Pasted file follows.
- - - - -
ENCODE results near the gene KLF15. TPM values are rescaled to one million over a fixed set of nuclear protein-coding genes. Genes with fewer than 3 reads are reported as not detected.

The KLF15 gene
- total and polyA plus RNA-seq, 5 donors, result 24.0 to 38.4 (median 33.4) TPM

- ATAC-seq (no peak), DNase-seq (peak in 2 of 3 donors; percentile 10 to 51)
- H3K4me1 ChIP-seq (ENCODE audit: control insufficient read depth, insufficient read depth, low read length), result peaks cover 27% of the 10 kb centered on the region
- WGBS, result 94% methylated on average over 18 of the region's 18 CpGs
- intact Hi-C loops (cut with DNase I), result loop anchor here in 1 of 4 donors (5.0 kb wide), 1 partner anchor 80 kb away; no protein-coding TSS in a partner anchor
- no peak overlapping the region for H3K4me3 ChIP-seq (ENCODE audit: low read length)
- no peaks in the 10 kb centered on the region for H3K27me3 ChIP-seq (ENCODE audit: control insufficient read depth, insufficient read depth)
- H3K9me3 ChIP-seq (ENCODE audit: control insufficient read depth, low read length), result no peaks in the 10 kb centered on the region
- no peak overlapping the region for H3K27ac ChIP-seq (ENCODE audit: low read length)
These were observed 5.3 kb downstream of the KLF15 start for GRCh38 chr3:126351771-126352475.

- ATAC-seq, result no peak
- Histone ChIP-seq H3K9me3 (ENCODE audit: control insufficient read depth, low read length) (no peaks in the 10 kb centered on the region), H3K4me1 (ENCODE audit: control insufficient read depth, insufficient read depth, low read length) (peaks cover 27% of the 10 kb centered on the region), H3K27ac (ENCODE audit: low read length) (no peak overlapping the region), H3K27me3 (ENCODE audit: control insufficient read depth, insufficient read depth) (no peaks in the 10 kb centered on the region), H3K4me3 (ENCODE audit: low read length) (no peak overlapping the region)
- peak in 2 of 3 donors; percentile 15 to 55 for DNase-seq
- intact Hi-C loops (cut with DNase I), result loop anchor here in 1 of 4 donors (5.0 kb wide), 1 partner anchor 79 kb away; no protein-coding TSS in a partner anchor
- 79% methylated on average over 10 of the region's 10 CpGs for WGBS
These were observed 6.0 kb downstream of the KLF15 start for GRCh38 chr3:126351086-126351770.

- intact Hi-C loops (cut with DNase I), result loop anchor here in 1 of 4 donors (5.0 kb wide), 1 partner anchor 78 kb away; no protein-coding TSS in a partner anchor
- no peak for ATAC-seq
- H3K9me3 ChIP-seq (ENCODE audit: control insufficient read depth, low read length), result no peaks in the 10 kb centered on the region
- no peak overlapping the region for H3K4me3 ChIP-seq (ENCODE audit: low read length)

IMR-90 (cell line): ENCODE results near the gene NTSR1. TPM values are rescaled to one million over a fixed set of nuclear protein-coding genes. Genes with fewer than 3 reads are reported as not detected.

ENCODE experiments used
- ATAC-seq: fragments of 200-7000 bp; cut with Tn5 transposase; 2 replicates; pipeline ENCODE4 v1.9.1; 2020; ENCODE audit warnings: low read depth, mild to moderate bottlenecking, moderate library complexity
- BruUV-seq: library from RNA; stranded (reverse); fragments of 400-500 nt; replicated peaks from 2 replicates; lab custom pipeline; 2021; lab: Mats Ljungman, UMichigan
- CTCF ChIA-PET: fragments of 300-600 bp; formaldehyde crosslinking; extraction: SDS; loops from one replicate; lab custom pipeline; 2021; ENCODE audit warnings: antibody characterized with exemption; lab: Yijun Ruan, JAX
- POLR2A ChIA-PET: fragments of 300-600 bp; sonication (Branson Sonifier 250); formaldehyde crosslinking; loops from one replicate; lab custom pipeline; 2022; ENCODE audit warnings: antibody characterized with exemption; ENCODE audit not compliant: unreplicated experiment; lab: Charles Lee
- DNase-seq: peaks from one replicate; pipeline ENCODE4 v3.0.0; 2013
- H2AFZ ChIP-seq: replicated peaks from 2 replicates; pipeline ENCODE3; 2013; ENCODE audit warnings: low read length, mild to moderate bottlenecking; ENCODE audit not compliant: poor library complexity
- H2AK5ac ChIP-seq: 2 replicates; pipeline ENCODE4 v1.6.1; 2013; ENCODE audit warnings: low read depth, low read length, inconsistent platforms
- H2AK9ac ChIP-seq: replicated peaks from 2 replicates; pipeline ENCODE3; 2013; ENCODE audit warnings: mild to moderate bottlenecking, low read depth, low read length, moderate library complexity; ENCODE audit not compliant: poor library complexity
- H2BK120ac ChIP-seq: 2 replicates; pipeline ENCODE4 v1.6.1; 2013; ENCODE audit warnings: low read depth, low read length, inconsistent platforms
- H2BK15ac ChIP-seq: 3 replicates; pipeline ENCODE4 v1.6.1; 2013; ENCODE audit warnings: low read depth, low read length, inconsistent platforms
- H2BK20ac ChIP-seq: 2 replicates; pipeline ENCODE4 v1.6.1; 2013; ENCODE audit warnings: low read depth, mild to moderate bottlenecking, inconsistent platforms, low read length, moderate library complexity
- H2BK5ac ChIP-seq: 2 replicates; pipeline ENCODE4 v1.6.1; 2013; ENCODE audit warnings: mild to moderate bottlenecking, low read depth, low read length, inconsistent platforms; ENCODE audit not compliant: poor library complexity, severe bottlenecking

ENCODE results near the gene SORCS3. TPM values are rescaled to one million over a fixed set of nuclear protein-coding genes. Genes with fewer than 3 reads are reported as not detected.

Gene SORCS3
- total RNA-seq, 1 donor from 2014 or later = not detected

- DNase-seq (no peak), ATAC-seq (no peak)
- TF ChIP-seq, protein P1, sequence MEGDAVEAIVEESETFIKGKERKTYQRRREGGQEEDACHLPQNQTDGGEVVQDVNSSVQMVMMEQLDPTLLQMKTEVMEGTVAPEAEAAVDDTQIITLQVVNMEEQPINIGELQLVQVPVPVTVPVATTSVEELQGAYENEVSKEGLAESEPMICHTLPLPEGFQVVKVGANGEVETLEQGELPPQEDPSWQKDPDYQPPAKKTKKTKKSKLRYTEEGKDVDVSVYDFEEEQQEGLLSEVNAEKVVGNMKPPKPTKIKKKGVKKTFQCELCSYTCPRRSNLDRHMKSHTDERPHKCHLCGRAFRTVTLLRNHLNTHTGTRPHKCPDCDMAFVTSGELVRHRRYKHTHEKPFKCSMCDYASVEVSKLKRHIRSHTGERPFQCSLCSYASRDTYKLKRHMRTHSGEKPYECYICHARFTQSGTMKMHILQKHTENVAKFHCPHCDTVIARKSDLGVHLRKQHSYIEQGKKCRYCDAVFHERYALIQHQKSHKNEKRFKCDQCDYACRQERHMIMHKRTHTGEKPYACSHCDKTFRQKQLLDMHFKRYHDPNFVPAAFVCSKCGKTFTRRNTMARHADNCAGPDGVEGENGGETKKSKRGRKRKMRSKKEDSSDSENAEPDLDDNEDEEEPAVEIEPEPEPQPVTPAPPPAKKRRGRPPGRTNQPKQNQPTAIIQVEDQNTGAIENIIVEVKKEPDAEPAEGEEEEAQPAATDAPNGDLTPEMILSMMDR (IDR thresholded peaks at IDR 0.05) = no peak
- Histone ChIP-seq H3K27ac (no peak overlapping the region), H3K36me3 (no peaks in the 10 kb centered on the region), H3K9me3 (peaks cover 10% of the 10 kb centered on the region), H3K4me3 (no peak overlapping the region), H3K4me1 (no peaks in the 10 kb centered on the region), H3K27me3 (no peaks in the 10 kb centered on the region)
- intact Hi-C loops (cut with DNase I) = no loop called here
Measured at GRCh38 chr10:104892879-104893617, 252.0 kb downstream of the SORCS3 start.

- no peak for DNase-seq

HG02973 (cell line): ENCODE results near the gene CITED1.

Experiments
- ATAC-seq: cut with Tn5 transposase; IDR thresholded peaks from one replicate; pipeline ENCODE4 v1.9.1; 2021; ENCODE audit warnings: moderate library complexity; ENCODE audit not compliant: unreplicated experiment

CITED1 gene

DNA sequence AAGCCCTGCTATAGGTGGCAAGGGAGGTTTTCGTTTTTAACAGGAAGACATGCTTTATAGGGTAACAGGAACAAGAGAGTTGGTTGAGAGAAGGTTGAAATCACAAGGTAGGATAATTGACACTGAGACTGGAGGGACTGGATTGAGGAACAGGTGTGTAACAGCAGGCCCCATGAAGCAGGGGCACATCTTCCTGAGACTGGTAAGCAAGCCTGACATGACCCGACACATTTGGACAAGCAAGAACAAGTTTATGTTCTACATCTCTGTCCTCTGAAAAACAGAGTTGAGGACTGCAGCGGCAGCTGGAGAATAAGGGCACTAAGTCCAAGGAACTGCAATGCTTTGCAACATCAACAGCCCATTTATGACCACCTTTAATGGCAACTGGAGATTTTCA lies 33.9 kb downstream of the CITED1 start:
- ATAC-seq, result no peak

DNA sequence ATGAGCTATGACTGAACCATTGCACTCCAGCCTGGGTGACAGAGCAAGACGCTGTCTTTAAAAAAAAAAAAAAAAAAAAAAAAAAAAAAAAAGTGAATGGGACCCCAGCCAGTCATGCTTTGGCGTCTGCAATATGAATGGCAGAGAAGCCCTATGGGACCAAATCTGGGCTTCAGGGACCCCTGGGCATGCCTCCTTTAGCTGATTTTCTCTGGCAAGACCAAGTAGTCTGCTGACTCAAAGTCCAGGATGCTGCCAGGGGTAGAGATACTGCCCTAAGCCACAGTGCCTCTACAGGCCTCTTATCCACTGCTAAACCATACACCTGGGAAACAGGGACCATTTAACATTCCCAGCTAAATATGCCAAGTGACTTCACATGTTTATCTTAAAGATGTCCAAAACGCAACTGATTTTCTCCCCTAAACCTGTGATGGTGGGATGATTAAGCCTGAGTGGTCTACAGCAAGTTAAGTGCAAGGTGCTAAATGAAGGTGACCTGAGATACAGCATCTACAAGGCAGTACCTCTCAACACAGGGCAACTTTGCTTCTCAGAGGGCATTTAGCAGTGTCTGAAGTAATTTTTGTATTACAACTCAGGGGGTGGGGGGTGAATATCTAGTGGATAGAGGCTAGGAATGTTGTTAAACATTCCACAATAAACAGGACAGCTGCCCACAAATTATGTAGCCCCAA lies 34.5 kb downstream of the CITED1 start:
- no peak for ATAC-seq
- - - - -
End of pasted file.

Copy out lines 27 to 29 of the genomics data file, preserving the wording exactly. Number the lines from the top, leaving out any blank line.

- CTCF ChIA-PET: fragments of 300-600 bp; formaldehyde crosslinking; extraction: SDS; loops from one replicate; lab custom pipeline; 2021; ENCODE audit warnings: antibody characterized with exemption; lab: Yijun Ruan, JAX
- POLR2A ChIA-PET: fragments of 300-600 bp; sonication (Branson Sonifier 250); formaldehyde crosslinking; loops from one replicate; lab custom pipeline; 2022; ENCODE audit warnings: antibody characterized with exemption; ENCODE audit not compliant: unreplicated experiment; lab: Charles Lee
- DNase-seq: peaks from one replicate; pipeline ENCODE4 v3.0.0; 2013